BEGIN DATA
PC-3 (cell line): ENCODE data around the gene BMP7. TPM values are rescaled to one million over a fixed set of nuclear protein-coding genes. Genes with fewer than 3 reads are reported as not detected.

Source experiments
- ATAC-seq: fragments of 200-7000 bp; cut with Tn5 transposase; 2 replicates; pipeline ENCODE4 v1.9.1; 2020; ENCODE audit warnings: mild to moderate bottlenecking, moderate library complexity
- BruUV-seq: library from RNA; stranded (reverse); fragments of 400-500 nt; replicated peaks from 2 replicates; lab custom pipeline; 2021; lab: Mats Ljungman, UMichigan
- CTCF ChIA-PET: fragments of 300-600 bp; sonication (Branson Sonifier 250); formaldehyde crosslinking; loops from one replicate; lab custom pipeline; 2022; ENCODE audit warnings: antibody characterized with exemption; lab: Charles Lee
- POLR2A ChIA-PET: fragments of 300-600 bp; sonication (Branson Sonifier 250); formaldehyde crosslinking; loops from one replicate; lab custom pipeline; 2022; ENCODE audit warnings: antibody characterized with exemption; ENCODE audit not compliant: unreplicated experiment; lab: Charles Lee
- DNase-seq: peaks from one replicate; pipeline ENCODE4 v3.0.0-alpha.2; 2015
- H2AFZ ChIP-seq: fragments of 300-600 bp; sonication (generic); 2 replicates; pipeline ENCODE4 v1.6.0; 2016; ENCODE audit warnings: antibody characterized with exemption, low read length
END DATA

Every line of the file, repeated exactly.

PC-3 (cell line): ENCODE data around the gene BMP7. TPM values are rescaled to one million over a fixed set of nuclear protein-coding genes. Genes with fewer than 3 reads are reported as not detected.

Source experiments
- ATAC-seq: fragments of 200-7000 bp; cut with Tn5 transposase; 2 replicates; pipeline ENCODE4 v1.9.1; 2020; ENCODE audit warnings: mild to moderate bottlenecking, moderate library complexity
- BruUV-seq: library from RNA; stranded (reverse); fragments of 400-500 nt; replicated peaks from 2 replicates; lab custom pipeline; 2021; lab: Mats Ljungman, UMichigan
- CTCF ChIA-PET: fragments of 300-600 bp; sonication (Branson Sonifier 250); formaldehyde crosslinking; loops from one replicate; lab custom pipeline; 2022; ENCODE audit warnings: antibody characterized with exemption; lab: Charles Lee
- POLR2A ChIA-PET: fragments of 300-600 bp; sonication (Branson Sonifier 250); formaldehyde crosslinking; loops from one replicate; lab custom pipeline; 2022; ENCODE audit warnings: antibody characterized with exemption; ENCODE audit not compliant: unreplicated experiment; lab: Charles Lee
- DNase-seq: peaks from one replicate; pipeline ENCODE4 v3.0.0-alpha.2; 2015
- H2AFZ ChIP-seq: fragments of 300-600 bp; sonication (generic); 2 replicates; pipeline ENCODE4 v1.6.0; 2016; ENCODE audit warnings: antibody characterized with exemption, low read length